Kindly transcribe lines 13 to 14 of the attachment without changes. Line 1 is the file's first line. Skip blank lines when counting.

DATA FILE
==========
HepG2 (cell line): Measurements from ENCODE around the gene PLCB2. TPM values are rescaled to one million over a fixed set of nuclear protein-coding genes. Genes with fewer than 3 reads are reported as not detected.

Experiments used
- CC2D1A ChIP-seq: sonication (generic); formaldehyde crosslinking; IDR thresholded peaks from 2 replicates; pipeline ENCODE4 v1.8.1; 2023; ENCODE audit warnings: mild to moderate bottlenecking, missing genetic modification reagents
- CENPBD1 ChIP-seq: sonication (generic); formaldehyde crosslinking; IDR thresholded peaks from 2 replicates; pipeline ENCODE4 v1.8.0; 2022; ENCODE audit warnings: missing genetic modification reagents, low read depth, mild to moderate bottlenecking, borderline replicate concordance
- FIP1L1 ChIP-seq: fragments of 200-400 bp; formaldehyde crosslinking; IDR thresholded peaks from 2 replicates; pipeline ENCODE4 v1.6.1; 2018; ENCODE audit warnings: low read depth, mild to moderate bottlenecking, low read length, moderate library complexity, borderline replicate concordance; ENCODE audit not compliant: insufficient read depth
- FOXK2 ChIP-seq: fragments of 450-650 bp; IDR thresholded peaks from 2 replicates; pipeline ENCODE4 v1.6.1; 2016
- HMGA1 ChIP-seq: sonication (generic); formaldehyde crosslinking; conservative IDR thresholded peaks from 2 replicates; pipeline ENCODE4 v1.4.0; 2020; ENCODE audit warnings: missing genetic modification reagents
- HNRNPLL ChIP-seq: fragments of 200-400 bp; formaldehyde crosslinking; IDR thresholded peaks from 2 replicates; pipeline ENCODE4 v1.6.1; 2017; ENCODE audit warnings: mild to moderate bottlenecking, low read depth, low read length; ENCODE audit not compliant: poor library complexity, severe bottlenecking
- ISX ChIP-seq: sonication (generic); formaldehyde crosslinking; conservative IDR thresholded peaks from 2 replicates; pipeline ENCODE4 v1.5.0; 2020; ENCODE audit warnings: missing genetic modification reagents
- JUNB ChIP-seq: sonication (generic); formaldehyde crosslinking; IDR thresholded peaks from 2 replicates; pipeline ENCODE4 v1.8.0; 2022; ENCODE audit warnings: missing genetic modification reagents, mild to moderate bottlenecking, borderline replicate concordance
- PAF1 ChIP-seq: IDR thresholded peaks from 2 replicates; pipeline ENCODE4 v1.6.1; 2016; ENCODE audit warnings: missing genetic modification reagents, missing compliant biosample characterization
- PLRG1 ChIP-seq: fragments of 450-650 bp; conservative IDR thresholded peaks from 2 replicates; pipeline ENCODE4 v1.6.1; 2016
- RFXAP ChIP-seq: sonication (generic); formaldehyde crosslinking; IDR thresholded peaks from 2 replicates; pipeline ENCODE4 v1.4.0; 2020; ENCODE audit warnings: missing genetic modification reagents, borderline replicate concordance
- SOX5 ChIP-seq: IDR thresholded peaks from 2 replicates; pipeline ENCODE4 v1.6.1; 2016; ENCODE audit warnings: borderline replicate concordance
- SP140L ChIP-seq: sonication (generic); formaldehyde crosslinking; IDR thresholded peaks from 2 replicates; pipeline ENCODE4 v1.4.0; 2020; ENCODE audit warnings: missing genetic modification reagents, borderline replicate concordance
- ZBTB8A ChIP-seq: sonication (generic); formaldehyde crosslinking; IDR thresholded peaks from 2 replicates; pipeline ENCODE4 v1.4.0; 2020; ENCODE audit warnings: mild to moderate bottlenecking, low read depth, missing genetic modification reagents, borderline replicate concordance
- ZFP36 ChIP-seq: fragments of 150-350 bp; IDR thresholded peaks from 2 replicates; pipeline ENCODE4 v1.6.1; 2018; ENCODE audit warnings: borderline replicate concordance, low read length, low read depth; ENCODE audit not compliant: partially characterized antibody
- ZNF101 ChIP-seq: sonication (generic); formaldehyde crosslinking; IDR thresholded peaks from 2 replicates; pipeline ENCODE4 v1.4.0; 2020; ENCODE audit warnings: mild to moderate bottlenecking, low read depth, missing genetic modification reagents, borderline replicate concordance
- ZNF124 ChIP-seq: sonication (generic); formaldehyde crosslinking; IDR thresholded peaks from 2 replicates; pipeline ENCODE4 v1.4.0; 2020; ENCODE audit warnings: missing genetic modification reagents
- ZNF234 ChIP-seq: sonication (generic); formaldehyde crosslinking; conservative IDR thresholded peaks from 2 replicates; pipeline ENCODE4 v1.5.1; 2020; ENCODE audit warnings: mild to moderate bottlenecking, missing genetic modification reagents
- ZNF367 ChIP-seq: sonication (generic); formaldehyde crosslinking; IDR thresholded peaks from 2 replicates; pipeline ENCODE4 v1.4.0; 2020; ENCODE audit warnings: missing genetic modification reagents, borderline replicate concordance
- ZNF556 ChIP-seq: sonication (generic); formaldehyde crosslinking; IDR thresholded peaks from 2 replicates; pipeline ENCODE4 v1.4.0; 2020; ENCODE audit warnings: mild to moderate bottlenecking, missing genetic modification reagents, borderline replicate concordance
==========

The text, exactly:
- RFXAP ChIP-seq: sonication (generic); formaldehyde crosslinking; IDR thresholded peaks from 2 replicates; pipeline ENCODE4 v1.4.0; 2020; ENCODE audit warnings: missing genetic modification reagents, borderline replicate concordance
- SOX5 ChIP-seq: IDR thresholded peaks from 2 replicates; pipeline ENCODE4 v1.6.1; 2016; ENCODE audit warnings: borderline replicate concordance